- 16 November 2018 – European Medicines Agency recommends fexinidazole, the first all-oral treatment for sleeping sickness
- 31 January 2018 – Sanofi, DNDi seek European Medicines Agency review for sleeping sickness treatment
- 4 November 2017 – Phase II/III studies show high efficacy and safety of fexinidazole, the first oral treatment for sleeping sickness
- 6 December 2012 – New oral drug candidate for African sleeping sickness
Accelera, Italy; Amatsi Aquitaine (formerly Bertin Pharma), France; Aptuit, Italy; BaseCon A/S, Denmark; Biotrial, France; Bruno Scherrer, France; Bureau d’Etude Ingénierie – Ste Dina Sarl, Guinea; Cardiabase, France; CBCO, DRC; Centipharm, France; Drugabilis, France; Institute of Tropical Medicine Antwerp, Belgium; Institut de Recherche pour le Développement, France; Institut National de Recherche Biomédicale, DRC; HAT Platform; Médecins Sans Frontières; National Control Programmes of the Democratic Republic of Congo, the Central African Republic, and Guinea; Phinc, France; Sanofi, France; SGS, Belgium; SGS, France; Swiss Tropical and Public Health Institute, Switzerland; WHO Department of Control of Neglected Tropical Diseases, Switzerland.
Bill & Melinda Gates Foundation, USA; UK aid, UK; Dutch Ministry of Foreign Affairs (DGIS), The Netherlands; Federal Ministry of Education and Research (BMBF) through KfW, Germany; French Development Agency (AFD), France; German Corporation for International Cooperation (GIZ) on behalf of the Government of the Federal Republic of Germany, Germany; Ministry for Europe and Foreign Affairs, France, Médecins sans Frontières; Norwegian Agency for Development Cooperation (Norad), Norway; Republic and Canton of Geneva, Internal Solidarity Service, Switzerland; Spanish Agency for International Development and Cooperation (AECID), Spain; Swiss Agency for Development and Cooperation (SDC), Switzerland; UBS Optimus Foundation, Switzerland; Brian Mercer Charitable Trust, UK; Stavros Niarchos Foundation, USA and other private foundations and individuals from the HAT campaign.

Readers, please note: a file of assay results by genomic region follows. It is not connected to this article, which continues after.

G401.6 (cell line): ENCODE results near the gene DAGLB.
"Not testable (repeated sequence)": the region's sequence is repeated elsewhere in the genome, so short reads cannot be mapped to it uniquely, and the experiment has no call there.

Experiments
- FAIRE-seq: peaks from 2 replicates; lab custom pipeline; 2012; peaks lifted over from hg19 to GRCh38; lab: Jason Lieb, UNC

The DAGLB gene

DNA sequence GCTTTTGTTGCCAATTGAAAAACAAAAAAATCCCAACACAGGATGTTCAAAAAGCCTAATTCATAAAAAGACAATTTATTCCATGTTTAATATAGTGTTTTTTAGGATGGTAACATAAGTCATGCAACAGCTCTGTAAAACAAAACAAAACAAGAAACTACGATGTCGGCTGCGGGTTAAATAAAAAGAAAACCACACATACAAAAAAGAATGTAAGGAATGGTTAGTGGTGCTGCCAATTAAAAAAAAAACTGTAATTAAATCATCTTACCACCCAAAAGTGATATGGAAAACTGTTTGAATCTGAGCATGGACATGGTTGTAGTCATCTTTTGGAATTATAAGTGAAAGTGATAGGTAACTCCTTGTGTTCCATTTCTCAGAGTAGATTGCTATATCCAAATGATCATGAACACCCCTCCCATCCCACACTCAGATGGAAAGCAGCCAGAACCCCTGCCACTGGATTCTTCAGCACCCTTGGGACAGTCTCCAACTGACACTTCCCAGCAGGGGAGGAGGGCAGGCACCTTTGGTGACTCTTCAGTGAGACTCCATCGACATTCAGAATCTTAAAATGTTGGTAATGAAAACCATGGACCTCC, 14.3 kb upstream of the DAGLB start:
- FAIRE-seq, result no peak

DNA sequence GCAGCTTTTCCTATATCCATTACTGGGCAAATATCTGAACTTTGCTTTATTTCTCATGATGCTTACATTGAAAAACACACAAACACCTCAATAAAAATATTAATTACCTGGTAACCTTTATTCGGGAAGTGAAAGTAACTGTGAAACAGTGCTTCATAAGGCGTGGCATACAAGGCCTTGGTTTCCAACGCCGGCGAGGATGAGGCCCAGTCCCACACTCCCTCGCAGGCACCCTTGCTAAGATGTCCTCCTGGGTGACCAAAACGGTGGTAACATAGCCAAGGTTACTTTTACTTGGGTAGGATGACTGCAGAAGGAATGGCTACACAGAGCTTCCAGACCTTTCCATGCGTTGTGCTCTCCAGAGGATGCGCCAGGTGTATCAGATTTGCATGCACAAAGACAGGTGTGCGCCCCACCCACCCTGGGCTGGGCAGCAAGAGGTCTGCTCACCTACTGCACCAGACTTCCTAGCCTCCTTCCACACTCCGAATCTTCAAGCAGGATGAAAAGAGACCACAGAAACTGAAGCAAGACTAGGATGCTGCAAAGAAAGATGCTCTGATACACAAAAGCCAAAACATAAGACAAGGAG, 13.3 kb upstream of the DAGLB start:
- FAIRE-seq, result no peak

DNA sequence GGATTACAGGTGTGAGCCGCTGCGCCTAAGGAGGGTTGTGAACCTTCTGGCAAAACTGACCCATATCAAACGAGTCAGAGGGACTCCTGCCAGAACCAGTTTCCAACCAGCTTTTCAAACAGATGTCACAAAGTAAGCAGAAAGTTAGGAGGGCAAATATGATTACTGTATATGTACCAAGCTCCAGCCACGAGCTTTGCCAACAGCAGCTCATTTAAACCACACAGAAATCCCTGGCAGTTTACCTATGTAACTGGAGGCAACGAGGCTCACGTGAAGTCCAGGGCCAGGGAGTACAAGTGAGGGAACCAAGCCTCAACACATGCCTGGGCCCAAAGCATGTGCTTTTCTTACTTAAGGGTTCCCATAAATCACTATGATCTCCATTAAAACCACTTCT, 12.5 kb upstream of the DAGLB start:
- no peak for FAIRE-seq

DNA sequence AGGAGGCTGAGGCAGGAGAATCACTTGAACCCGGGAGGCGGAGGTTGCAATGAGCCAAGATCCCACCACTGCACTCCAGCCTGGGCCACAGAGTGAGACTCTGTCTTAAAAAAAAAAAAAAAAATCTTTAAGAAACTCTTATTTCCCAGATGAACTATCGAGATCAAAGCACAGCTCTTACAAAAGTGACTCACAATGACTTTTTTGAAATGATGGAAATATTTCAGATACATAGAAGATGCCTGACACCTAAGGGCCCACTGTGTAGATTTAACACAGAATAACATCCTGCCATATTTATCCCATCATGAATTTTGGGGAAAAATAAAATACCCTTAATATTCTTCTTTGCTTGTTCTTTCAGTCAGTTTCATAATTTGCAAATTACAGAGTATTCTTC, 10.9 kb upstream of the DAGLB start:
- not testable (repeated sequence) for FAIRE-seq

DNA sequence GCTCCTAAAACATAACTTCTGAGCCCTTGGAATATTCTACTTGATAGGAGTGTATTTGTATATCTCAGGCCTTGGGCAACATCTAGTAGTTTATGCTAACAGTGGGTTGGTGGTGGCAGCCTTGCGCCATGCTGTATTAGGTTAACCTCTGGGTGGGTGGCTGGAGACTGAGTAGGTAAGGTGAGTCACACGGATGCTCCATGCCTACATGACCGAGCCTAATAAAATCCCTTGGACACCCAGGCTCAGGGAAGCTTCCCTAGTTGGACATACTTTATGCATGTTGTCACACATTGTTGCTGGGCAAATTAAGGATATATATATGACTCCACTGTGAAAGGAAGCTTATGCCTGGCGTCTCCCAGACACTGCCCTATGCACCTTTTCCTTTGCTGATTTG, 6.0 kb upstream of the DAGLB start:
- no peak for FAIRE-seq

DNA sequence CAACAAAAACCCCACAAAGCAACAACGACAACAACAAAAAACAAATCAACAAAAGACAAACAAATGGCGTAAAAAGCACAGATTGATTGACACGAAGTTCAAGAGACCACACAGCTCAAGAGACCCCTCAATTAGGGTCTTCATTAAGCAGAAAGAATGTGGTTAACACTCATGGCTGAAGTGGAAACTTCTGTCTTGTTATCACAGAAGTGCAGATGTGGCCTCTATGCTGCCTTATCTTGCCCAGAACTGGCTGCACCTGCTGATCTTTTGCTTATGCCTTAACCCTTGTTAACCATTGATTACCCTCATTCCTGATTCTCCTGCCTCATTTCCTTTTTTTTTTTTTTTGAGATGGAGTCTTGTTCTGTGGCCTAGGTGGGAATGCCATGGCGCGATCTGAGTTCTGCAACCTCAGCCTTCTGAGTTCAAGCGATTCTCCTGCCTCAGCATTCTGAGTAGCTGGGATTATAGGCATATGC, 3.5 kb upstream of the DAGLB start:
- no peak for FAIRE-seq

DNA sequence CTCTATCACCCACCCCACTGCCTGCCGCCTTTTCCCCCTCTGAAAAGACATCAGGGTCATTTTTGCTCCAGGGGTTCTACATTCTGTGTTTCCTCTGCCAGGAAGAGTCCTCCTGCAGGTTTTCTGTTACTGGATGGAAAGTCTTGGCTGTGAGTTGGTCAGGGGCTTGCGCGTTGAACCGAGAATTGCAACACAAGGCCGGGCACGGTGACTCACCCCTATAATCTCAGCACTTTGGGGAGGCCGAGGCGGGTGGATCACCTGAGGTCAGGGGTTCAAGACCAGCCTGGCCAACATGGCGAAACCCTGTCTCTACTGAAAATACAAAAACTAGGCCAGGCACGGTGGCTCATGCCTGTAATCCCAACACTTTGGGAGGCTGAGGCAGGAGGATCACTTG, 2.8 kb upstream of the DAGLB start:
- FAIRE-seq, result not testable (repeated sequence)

*From 2005 to 2018, DNDi invested EUR 55 million for the full development of fexinidazole from discovery to clinical trials development (except the Phase IIIb trial that started in 2016 to obtain more information about special populations not included in previous fexinidazole trials). Project cost includes direct and indirect costs, but it does not include in-kind contributions. As of December 2018, Sanofi estimates an overall contribution of EUR 13 million (including regulatory, human resources, industrial activities, etc.).
Photo credit: Xavier Vahed-DNDi
Last updated: January 2019